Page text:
The Telegraph
Since 1st March, 1999
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Tiwary waiting to put Cup education into practice
- ‘Making the India squad is like passing Class XII… I’ve still got to graduate and, then, do my Master’s…’
Manoj Tiwary

Calcutta: Manoj Kumar Tiwary (not Tewari) didn’t watch the entire Australian innings ‘live’ on Saturday night, but there still was much to learn from the champions’ assault in the World Cup final.

“More than the Adam Gilchrist blast, what struck me was the planning — neither Gilchrist nor Matthew Hayden took a chance against the in-form Lasith Malinga, but attacked Chaminda Vaas and Dilhara Fernando… It proved skill alone doesn’t work and you’ve got to use your head,” Tiwary, whose roots are in UP’s Pratapgarh, told The Telegraph.

Speaking after yet another workout at Sporting Union, on Monday evening, the only full-fledged rookie selected for the forthcoming three-match ODI series in Bangladesh added: “Actually, Gilchrist gave a reminder about one of the basics — if the ball is asking to be hit, then you’ve got to give it a whack… Why give it respect' His was such a brilliantly calculated effort…”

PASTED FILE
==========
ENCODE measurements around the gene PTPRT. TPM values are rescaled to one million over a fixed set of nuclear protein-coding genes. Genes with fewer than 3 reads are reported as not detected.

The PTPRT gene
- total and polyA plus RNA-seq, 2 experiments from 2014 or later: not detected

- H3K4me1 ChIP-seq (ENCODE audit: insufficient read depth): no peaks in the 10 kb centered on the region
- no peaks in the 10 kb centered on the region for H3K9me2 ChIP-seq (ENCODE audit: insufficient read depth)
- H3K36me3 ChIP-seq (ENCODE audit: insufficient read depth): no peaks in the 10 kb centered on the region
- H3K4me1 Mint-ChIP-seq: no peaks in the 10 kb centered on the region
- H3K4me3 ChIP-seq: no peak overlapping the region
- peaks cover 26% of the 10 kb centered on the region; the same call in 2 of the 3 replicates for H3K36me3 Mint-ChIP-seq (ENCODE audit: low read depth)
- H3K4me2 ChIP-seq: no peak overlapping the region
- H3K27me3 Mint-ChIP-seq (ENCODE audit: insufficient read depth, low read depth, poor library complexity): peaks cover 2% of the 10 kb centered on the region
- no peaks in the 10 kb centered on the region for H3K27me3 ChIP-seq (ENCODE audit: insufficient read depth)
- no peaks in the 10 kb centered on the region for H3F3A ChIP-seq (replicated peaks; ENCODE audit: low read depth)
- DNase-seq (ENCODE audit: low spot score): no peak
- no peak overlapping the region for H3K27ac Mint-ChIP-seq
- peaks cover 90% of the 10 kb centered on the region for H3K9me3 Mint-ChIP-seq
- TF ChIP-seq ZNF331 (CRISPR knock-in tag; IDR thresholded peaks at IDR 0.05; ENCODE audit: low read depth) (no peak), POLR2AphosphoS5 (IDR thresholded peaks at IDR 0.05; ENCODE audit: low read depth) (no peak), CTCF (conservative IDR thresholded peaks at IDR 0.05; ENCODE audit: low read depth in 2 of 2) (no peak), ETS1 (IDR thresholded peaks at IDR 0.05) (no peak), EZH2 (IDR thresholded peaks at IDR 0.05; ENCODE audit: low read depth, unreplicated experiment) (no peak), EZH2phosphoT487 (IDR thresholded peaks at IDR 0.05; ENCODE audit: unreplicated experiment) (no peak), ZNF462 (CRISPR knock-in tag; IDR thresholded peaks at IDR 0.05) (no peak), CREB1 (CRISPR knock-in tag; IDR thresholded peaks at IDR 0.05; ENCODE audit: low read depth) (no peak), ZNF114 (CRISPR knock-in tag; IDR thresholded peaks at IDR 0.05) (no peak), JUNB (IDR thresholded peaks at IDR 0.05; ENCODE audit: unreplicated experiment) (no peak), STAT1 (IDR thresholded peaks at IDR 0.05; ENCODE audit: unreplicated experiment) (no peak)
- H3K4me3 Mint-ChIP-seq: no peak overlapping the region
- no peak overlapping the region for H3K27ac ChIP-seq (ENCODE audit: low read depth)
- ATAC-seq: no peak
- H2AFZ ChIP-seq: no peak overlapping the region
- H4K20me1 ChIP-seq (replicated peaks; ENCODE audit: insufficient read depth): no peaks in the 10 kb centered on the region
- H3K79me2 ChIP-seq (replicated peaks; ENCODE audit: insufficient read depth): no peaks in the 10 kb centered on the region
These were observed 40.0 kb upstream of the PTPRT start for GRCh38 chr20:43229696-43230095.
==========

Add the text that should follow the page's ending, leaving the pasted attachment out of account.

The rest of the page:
If all goes well, Tiwary’s debut will be in the opener itself (Mirpur, on May 10) and, so, D-Day isn’t far off. In other words, there’s little time for the 21-year-old to make his ammo more lethal.

The just-ended World Cup was, of course, an education — it’s another matter that the iconic Sir Viv Richards feels the tournament mirrored the “decline” in standards.

“I’ve now got a better idea of dominating and not allowing the bowlers to get on top… I learnt quite a bit by watching Hayden in the matches leading up to the final… I’ve also understood that most teams are really increasing the pace in the crucial middle overs,” Tiwary, a former India U-19 captain in ODIs, said.

While Sachin Tendulkar’s April 1998 exploits in Sharjah drew him to cricket (soccer got elbowed out), Tiwary’s current “favourite” is the bindaas Kevin Pietersen.

“He plays so freely and has all the shots… He’s mentally very tough as well and doesn’t allow the pressure to sit on him… Watching him is such a pleasure.”

Son of Eastern Railway employee Shyam Sundar and “housewife” Bina, Tiwary is aware of the rising expectations but is intent on not allowing the pressure to overwhelm him.

Sourav Ganguly has been “rested” — Kapil Dev, however, thinks otherwise — but with Tiwary booked on the May 7 flight to Dhaka, Bengal won’t go unrepresented.

“Making the India squad is like passing Class XII… I’ve still got to graduate and, then, do my Master’s… Kafi lamba safar baki hai and I’m ready to work hard.”

Tiwary, incidentally, is a Class X dropout but is looking at options to pursue studies “privately.”

Even if he’s short on formal education, the right-handed Tiwary (he prefers batting at No.4/5) looks an absolute thoroughbred with the bat.

He has truly come a long way from breaking into the Calcutta league as a leggie who could bat.

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